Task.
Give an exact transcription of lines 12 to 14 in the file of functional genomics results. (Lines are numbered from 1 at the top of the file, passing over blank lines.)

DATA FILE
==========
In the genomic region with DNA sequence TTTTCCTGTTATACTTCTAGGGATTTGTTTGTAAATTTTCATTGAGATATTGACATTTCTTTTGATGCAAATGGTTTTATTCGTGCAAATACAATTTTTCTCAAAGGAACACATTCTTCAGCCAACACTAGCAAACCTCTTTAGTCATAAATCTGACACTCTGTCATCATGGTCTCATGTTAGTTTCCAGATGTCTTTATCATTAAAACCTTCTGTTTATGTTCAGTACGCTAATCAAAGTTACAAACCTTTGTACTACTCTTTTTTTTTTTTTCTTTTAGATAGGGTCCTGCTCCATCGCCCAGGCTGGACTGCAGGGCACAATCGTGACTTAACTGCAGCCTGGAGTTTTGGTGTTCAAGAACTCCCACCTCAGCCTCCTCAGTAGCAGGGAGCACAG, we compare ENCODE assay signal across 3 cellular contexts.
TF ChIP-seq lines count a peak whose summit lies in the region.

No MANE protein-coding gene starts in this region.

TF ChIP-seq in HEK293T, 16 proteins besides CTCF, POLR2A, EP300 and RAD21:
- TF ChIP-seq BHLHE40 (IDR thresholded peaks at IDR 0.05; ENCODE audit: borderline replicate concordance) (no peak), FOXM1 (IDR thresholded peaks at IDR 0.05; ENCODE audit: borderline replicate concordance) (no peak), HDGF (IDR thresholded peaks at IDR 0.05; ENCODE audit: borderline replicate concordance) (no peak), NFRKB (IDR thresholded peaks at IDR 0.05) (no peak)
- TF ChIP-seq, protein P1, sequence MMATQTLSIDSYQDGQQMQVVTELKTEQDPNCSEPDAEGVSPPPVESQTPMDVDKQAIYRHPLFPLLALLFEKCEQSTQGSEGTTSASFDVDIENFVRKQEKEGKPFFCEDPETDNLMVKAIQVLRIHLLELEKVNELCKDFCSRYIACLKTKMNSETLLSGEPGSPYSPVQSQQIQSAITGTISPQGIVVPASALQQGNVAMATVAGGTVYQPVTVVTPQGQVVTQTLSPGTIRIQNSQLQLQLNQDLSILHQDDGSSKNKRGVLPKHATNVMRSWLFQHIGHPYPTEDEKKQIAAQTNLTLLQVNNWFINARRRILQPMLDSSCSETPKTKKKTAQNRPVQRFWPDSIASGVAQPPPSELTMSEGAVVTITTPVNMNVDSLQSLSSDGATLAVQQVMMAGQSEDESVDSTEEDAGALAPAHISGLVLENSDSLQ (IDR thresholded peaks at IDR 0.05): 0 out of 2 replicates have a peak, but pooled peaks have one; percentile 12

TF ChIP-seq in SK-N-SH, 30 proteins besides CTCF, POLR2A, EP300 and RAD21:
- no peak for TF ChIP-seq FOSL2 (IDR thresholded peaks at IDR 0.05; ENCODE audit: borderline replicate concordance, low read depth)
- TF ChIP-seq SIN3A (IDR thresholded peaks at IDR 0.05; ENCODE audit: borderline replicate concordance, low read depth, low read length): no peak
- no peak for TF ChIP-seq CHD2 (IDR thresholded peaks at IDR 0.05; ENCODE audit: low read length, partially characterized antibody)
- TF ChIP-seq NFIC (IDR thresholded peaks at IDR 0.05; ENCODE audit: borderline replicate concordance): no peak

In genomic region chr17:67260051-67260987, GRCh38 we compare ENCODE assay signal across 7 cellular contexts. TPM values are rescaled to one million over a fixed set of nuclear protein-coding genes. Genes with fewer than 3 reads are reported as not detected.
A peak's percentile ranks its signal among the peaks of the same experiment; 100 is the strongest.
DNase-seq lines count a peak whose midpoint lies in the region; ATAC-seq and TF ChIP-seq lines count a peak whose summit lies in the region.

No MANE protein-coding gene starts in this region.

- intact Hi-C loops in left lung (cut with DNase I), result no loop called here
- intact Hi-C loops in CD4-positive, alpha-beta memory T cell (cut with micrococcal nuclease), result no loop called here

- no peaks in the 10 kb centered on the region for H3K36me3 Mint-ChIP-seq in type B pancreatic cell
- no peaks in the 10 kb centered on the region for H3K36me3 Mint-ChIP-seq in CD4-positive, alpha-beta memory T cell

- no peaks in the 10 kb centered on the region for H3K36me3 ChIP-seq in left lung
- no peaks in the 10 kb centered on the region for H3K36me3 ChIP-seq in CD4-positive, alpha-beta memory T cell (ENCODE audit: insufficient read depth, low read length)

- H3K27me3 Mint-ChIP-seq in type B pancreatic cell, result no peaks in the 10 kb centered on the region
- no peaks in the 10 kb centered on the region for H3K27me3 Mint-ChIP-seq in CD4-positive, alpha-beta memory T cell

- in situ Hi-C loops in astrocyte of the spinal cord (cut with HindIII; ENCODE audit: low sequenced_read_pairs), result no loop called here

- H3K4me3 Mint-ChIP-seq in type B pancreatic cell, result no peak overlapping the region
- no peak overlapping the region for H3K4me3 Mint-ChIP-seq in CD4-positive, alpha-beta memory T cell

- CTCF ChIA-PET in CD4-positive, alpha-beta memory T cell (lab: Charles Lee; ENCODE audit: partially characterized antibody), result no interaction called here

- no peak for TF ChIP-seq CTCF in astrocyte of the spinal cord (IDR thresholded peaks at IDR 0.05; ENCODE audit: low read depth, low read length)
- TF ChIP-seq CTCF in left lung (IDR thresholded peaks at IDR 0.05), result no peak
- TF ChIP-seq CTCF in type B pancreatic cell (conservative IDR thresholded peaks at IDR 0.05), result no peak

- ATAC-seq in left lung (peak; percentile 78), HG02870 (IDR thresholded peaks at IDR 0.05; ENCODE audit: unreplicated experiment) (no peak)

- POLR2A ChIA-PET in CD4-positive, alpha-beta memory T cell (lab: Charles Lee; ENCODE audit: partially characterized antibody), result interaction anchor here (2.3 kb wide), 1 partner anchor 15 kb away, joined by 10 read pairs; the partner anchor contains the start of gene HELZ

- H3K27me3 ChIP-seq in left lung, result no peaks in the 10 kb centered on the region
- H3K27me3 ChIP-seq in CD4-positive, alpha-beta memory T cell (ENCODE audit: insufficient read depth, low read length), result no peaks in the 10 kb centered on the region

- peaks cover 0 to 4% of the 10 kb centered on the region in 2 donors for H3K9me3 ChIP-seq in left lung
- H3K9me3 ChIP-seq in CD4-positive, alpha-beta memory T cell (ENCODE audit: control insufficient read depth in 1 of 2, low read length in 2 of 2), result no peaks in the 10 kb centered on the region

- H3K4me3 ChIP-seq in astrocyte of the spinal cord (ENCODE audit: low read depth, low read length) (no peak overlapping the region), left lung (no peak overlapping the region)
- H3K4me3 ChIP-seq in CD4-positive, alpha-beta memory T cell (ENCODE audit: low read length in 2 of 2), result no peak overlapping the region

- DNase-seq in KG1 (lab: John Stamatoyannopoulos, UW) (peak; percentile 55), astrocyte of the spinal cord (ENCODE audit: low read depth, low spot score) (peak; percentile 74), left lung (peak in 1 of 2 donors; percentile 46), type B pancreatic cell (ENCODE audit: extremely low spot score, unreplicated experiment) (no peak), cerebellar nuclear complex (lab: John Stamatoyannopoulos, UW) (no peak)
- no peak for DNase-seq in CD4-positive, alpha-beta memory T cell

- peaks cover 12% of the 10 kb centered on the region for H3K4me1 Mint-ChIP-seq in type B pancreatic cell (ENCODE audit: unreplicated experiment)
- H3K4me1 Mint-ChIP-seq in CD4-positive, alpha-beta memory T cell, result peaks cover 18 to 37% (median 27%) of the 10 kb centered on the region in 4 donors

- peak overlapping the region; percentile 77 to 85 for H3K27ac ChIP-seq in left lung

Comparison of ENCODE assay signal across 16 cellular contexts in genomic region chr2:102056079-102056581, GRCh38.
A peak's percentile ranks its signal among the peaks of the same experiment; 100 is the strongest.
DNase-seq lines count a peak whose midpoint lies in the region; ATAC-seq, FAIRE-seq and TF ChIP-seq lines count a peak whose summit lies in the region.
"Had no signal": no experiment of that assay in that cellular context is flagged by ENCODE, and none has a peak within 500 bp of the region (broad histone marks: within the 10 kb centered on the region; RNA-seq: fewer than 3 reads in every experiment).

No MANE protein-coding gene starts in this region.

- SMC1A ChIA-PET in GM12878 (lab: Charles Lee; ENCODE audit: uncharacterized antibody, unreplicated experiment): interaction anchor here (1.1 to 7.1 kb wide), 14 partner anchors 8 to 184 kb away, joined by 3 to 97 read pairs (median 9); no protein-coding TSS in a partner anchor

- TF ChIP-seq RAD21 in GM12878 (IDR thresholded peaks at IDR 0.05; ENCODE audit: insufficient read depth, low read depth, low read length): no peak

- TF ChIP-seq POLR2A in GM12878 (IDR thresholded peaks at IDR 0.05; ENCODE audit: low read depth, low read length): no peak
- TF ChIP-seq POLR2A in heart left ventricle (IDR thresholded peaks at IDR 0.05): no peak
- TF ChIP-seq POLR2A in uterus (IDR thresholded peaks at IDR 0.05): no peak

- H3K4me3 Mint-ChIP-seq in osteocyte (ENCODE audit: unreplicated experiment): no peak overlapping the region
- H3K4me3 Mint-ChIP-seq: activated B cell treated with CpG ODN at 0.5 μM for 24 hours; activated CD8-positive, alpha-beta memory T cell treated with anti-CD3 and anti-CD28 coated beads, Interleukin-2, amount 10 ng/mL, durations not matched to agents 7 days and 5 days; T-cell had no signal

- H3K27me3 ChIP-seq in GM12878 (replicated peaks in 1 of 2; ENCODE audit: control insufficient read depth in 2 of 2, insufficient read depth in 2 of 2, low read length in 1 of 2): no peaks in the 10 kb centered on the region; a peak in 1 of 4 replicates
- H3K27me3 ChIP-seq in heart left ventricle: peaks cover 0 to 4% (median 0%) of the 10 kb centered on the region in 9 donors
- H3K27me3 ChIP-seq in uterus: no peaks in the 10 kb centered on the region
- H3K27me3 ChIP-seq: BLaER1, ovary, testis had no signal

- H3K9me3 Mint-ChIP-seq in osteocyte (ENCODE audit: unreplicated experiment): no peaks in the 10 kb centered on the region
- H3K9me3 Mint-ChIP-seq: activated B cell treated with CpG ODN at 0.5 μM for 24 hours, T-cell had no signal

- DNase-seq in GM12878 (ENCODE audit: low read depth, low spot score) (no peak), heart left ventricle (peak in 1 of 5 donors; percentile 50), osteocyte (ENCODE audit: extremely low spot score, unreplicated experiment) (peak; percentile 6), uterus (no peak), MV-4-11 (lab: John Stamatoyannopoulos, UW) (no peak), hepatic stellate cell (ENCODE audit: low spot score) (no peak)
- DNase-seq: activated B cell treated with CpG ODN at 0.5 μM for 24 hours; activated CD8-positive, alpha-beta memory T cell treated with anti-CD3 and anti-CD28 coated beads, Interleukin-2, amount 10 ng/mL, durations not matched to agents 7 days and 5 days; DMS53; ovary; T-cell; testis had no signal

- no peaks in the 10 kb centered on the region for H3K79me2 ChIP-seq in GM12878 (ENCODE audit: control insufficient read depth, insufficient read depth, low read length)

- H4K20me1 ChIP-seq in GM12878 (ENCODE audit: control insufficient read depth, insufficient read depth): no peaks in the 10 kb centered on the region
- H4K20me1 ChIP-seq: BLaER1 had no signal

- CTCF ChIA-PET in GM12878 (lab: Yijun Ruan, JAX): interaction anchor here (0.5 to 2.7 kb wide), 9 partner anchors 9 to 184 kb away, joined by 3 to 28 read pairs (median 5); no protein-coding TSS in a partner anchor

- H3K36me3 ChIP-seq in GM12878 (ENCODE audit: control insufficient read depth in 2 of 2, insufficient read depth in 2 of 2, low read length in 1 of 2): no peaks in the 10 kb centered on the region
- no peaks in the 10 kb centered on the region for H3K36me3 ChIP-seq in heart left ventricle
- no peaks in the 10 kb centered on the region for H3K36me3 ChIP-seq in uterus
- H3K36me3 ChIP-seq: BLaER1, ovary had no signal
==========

In genomic region chr17:67260051-67260987, GRCh38 we compare ENCODE assay signal across 7 cellular contexts. TPM values are rescaled to one million over a fixed set of nuclear protein-coding genes. Genes with fewer than 3 reads are reported as not detected.
A peak's percentile ranks its signal among the peaks of the same experiment; 100 is the strongest.
DNase-seq lines count a peak whose midpoint lies in the region; ATAC-seq and TF ChIP-seq lines count a peak whose summit lies in the region.